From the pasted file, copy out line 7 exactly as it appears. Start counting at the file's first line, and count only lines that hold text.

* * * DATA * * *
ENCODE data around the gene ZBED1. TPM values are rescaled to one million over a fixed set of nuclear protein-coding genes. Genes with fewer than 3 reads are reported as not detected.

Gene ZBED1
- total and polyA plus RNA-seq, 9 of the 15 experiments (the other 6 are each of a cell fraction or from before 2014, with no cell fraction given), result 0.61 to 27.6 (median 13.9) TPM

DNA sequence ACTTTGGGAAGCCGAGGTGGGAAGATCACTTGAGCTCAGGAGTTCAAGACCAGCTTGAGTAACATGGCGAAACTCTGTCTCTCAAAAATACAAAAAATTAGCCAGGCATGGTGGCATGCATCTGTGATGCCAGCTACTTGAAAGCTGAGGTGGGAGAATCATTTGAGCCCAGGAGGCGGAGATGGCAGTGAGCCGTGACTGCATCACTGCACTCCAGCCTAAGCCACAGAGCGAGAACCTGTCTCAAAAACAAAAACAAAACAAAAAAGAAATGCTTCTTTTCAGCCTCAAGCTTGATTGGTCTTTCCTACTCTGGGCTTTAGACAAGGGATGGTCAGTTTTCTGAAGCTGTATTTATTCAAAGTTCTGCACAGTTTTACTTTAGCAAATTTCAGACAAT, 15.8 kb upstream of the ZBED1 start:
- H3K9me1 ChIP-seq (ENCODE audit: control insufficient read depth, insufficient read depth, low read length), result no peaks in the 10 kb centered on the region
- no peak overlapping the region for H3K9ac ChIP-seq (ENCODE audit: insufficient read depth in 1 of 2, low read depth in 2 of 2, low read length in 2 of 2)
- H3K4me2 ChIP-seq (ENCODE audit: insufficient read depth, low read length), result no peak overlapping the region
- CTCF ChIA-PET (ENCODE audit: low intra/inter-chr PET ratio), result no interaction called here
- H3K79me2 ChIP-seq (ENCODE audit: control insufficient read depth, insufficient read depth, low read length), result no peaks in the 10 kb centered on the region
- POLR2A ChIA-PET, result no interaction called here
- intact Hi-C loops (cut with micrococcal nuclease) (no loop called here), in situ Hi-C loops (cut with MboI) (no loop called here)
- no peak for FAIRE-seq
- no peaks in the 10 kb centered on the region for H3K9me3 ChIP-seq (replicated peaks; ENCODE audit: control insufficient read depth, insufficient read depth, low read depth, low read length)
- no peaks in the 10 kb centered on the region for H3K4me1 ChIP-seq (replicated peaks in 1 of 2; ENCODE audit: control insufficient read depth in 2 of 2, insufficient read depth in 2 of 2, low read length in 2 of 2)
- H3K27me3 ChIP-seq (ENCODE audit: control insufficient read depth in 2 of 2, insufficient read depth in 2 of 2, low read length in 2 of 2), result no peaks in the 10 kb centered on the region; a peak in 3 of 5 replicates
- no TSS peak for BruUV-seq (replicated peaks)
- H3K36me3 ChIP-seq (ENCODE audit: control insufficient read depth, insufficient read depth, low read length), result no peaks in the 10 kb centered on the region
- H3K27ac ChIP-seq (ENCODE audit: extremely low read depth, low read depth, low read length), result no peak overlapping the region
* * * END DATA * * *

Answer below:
- H3K4me2 ChIP-seq (ENCODE audit: insufficient read depth, low read length), result no peak overlapping the region